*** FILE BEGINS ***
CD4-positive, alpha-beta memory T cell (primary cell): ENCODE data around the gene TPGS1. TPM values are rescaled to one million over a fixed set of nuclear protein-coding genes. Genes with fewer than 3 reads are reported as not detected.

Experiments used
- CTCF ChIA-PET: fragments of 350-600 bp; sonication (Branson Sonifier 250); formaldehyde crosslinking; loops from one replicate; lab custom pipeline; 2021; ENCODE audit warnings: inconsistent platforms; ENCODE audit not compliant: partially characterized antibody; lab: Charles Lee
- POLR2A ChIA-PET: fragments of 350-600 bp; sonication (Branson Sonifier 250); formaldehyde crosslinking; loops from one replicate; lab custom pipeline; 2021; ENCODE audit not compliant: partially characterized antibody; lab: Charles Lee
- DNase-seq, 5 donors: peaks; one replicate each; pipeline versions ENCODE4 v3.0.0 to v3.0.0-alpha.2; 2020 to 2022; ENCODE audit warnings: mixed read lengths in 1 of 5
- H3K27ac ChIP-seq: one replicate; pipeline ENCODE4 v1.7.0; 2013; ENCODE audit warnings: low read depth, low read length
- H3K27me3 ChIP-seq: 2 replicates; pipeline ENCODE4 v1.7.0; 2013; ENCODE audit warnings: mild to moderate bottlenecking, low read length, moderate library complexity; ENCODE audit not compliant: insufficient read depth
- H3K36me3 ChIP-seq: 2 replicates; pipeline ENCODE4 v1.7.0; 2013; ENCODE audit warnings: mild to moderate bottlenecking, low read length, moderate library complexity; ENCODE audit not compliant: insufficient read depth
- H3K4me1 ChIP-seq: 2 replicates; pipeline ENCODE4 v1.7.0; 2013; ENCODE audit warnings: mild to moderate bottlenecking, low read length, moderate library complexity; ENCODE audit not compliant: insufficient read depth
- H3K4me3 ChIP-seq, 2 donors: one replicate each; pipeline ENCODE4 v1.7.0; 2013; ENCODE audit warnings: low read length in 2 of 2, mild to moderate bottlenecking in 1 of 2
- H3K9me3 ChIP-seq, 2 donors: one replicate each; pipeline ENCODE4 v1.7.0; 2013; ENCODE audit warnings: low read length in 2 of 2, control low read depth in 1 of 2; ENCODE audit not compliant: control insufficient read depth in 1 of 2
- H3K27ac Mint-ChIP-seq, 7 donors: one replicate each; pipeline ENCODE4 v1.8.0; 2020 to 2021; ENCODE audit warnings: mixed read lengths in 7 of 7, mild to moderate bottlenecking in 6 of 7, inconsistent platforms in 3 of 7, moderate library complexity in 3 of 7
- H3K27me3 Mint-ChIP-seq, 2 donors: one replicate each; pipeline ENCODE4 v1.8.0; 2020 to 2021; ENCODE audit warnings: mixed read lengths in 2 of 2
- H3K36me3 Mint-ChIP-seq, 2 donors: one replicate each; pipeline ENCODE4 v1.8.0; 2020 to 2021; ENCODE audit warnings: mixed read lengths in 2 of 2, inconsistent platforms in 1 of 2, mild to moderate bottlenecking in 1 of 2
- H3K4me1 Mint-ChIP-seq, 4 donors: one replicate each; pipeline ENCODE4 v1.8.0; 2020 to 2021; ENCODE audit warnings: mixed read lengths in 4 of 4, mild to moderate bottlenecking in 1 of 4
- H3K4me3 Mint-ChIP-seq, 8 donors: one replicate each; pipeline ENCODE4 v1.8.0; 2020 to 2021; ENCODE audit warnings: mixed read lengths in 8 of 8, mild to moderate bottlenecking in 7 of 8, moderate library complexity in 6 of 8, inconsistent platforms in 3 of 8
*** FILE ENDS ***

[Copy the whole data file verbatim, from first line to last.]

CD4-positive, alpha-beta memory T cell (primary cell): ENCODE data around the gene TPGS1. TPM values are rescaled to one million over a fixed set of nuclear protein-coding genes. Genes with fewer than 3 reads are reported as not detected.

Experiments used
- CTCF ChIA-PET: fragments of 350-600 bp; sonication (Branson Sonifier 250); formaldehyde crosslinking; loops from one replicate; lab custom pipeline; 2021; ENCODE audit warnings: inconsistent platforms; ENCODE audit not compliant: partially characterized antibody; lab: Charles Lee
- POLR2A ChIA-PET: fragments of 350-600 bp; sonication (Branson Sonifier 250); formaldehyde crosslinking; loops from one replicate; lab custom pipeline; 2021; ENCODE audit not compliant: partially characterized antibody; lab: Charles Lee
- DNase-seq, 5 donors: peaks; one replicate each; pipeline versions ENCODE4 v3.0.0 to v3.0.0-alpha.2; 2020 to 2022; ENCODE audit warnings: mixed read lengths in 1 of 5
- H3K27ac ChIP-seq: one replicate; pipeline ENCODE4 v1.7.0; 2013; ENCODE audit warnings: low read depth, low read length
- H3K27me3 ChIP-seq: 2 replicates; pipeline ENCODE4 v1.7.0; 2013; ENCODE audit warnings: mild to moderate bottlenecking, low read length, moderate library complexity; ENCODE audit not compliant: insufficient read depth
- H3K36me3 ChIP-seq: 2 replicates; pipeline ENCODE4 v1.7.0; 2013; ENCODE audit warnings: mild to moderate bottlenecking, low read length, moderate library complexity; ENCODE audit not compliant: insufficient read depth
- H3K4me1 ChIP-seq: 2 replicates; pipeline ENCODE4 v1.7.0; 2013; ENCODE audit warnings: mild to moderate bottlenecking, low read length, moderate library complexity; ENCODE audit not compliant: insufficient read depth
- H3K4me3 ChIP-seq, 2 donors: one replicate each; pipeline ENCODE4 v1.7.0; 2013; ENCODE audit warnings: low read length in 2 of 2, mild to moderate bottlenecking in 1 of 2
- H3K9me3 ChIP-seq, 2 donors: one replicate each; pipeline ENCODE4 v1.7.0; 2013; ENCODE audit warnings: low read length in 2 of 2, control low read depth in 1 of 2; ENCODE audit not compliant: control insufficient read depth in 1 of 2
- H3K27ac Mint-ChIP-seq, 7 donors: one replicate each; pipeline ENCODE4 v1.8.0; 2020 to 2021; ENCODE audit warnings: mixed read lengths in 7 of 7, mild to moderate bottlenecking in 6 of 7, inconsistent platforms in 3 of 7, moderate library complexity in 3 of 7
- H3K27me3 Mint-ChIP-seq, 2 donors: one replicate each; pipeline ENCODE4 v1.8.0; 2020 to 2021; ENCODE audit warnings: mixed read lengths in 2 of 2
- H3K36me3 Mint-ChIP-seq, 2 donors: one replicate each; pipeline ENCODE4 v1.8.0; 2020 to 2021; ENCODE audit warnings: mixed read lengths in 2 of 2, inconsistent platforms in 1 of 2, mild to moderate bottlenecking in 1 of 2
- H3K4me1 Mint-ChIP-seq, 4 donors: one replicate each; pipeline ENCODE4 v1.8.0; 2020 to 2021; ENCODE audit warnings: mixed read lengths in 4 of 4, mild to moderate bottlenecking in 1 of 4
- H3K4me3 Mint-ChIP-seq, 8 donors: one replicate each; pipeline ENCODE4 v1.8.0; 2020 to 2021; ENCODE audit warnings: mixed read lengths in 8 of 8, mild to moderate bottlenecking in 7 of 8, moderate library complexity in 6 of 8, inconsistent platforms in 3 of 8